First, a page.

Douglas Lionel Mays by Alison Bailey
D L Mays (as he was usually known) was a Punch cartoonist and an illustrator of children’s books, particularly Anthony Buckeridge’s Jennings series and Noel Streatfield’s Tennis Shoes. However, his successful career included illustrations for a wide range of magazine, posters, and advertising designs.
He was born in 1900 in Kingston-upon-Thames and was educated there at Tiffin School before serving as a rifleman in the Army of Occupation of the Rhineland. He was discharged in 1920 but his experience led to him being a pacifist in WWII. After his return to London, he studied illustration at Goldsmiths College. He then initially found work for comics such as The Dandy and The Beano before achieving a long-held ambition of having a cartoon accepted by Punch in 1933. He worked for the magazine for over 20 years, initially specialising in jokes about children or fashionable women, following in the tradition of George du Maurier. Later he illustrated the weekly feature articles and continued to work as a book illustrator. This in turn led to regular advertising commissions, lucrative work which was extremely important as he now had a growing family to support.
In 1928 he had married Janet Walker Duff from Birkenhead. The daughter of a Scottish Engineer, she was a graduate in French from Liverpool University. After studying in Strasburg, she became the Superintendent of the Birkenhead Unemployment Centre. For the first years of their marriage, they worked in Canada where Mays was chief artist for an engraving firm and Janet, the assistant editor of a technical trade journal. Their first daughter, Madeline, was born in Canada, followed by a second, Janet, upon their return to London.
By 1938 the family had settled in Stannings in Cokes Lane, Chalfont St Giles and two more daughters, Anna and Elizabeth (known as Ziba) followed. The four girls were all musical and theatrical, regularly appearing in the local press giving singing recitals or playing the pianoforte.
At Stannings Mays established a small herd of cows during the war and created the first of his country house studios. He also continued to maintain a London studio in Holborn. According to his obituary, published in The Times in May 1991, “He was an immensely hard worker, preferring his house and garden to all distractions, and firmly turning his back on every kind of social ritual.” Luckily for the neighbourhood “his wife, Janet, was as sociable as he was taciturn.”
In the late 1940s the family moved to the Manor House at Buckingham, where their garden was used for village fetes and church fundraisers. Janet served as a Labour councillor on Bucks County Council for three years. She was also a Justice of the Peace and it was perhaps this commitment, when she became Chairman of the Bench at Amersham Court, that prompted the move to High & Over in 1953. The house could not have been more different from their timber framed, steeply gabled, Tudor house in Buckingham. In Amersham Janet established a branch of CND (the Campaign for Nuclear Disarmament) and continued with her work as a magistrate.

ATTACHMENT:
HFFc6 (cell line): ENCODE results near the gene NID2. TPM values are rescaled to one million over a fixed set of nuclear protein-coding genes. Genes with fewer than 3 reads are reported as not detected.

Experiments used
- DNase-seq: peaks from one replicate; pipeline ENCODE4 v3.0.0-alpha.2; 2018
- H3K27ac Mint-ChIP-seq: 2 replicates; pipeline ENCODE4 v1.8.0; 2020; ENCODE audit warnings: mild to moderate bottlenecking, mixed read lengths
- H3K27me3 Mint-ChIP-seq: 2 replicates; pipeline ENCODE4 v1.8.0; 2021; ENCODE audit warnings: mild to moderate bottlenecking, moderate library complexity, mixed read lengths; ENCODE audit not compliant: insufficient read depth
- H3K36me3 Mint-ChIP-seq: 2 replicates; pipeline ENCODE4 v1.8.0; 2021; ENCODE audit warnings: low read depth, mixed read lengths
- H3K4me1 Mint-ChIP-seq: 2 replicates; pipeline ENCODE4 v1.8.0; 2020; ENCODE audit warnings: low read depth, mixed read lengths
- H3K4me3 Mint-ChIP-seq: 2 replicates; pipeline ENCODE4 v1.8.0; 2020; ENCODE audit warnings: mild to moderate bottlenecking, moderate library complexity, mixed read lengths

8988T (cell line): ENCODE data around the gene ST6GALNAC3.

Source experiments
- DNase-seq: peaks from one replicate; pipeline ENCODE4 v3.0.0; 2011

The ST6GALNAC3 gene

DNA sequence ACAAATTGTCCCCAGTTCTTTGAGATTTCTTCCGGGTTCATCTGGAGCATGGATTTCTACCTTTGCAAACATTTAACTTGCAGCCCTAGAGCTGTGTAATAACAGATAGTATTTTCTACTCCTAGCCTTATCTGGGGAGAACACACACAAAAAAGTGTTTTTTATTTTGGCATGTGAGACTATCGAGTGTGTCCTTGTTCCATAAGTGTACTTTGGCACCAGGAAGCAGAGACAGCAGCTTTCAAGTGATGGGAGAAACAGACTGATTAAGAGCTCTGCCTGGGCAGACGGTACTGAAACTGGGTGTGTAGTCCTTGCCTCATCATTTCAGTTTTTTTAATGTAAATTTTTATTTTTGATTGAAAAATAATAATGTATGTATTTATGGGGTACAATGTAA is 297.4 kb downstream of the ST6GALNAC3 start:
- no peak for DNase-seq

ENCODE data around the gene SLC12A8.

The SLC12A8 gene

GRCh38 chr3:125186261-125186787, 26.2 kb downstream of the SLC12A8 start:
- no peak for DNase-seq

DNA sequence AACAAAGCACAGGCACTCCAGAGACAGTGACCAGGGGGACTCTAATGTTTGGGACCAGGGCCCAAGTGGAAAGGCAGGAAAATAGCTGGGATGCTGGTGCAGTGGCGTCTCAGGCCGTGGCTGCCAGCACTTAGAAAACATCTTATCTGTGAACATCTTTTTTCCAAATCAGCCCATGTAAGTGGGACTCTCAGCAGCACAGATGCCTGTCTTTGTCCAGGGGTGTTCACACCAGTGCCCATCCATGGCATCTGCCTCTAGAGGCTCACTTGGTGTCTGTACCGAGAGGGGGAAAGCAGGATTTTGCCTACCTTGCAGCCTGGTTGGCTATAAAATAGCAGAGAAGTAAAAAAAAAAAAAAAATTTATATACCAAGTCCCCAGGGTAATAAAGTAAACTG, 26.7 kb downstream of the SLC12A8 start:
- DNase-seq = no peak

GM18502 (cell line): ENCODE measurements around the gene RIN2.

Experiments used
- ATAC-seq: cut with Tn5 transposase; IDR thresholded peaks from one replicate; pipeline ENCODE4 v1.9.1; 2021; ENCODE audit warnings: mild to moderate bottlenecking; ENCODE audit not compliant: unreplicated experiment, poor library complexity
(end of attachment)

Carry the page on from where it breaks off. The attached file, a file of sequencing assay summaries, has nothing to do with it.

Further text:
Mays caused some consternation in the local press in 1957 when he wrote in to complain;
“Dear Sir, I am indeed distressed to hear bell ringing in Old Amersham. Were I to broadcast Beethoven from a tower I should be brought before the Bench as a public nuisance; but the fact that this miserable and monotonous noise comes from a church tower evidently excuses it.”
The following week the paper published this reply from Gilbert Benthall, Vice Chairman of the Amersham Society:
“In these summer days, when hundreds of radio and television sets are wont to make the air hideous with a discordant medley, Mr D L Mays, from his own particular tower, need have little fear of the legal consequences of adding Beethoven to the general cacophony.
The ringing of church bells has been heard in Amersham for many centuries, with some regrettable intervals, and it is to be hoped that their melodious notes will long continue to be wafted over our hills and valleys. It is indeed a small price, which lovers of the beautiful are well content to pay, for the delight of living in surroundings of great historic charm, even though it is marred by some modern monstrosities.”
Mr Benthall was clearly no fan of High & Over!
The marriage between Douglas and Janet, which lasted for more than 50 years, was evidently a happy one, “based on the reconciliation of complete opposites”. One common interest, however, was the theatre and the family rarely missed an Amersham Rep production becoming good friends with Jenny and Barrie Gosney when Barrie was the theatre director there in the 1950s.
Mays found inspiration in family life and often used his wife and daughter as models, turning the girls “into schoolboys with deft strokes of the pen when the situation required it.” These humorous drawings of family life were used on many book covers and appeared in popular magazines like John Bull, The Girl’s Own Paper and The Bystander. The witty Christmas cards he designed for Royles are particularly charming and collectable as evidenced by The Temptress currently (January 2021) for sale at the Chris Beetles Gallery
However, Mays’ last years where devoted to oil painting and he was a frequent exhibitor at the Royal Academy’s Summer Exhibition. After leaving High & Over, the family moved to Epsom before returning to Kingston-upon-Thames, close to Mays’ childhood home. Douglas died in May 1991, six years after his beloved Janet.
Click on any of the photographs below to enlarge it and to see the description. Then click on forward or back arrows at the foot of each photograph. To close the pictures, just click on one.Sources
The British Newspaper Archive